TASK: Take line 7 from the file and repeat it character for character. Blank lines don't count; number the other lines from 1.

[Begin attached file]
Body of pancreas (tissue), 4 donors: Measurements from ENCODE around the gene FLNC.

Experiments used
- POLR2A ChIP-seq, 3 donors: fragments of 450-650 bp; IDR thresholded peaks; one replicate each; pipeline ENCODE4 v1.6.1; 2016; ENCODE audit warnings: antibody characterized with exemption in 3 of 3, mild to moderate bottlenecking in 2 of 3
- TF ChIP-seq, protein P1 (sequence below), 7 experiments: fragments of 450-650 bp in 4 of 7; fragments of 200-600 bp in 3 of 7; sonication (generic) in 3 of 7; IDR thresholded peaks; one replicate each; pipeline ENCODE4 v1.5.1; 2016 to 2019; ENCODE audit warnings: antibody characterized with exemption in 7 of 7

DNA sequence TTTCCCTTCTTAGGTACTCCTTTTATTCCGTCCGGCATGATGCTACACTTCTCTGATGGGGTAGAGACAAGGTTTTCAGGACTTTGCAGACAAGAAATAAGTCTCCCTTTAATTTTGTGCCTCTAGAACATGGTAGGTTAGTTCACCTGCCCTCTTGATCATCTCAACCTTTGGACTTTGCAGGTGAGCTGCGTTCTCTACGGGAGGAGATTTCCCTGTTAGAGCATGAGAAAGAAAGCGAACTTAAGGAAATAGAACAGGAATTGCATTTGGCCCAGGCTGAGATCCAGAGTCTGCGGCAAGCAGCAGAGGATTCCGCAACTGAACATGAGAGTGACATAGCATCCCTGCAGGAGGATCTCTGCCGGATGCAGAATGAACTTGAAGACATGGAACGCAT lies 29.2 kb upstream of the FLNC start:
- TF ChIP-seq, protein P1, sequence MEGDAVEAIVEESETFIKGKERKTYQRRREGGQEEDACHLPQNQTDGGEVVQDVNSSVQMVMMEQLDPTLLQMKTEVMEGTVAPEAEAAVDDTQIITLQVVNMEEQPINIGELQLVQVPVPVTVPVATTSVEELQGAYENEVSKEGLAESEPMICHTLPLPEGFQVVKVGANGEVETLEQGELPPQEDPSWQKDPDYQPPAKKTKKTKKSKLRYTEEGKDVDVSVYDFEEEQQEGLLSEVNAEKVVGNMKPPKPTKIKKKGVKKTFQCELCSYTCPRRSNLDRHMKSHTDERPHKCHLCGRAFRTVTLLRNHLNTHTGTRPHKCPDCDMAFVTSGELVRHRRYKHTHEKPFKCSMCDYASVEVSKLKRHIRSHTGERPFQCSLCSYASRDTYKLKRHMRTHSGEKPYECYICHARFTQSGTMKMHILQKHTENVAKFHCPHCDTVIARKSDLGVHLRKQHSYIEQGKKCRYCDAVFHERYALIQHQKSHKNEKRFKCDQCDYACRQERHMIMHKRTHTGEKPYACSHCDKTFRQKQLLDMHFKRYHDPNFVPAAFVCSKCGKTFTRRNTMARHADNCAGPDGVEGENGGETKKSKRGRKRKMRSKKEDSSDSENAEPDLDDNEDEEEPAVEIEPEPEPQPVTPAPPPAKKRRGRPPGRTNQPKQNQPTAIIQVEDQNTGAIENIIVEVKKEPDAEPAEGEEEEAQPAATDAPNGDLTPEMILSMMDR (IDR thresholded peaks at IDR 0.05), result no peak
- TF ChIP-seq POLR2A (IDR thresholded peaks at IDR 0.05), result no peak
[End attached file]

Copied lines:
- TF ChIP-seq POLR2A (IDR thresholded peaks at IDR 0.05), result no peak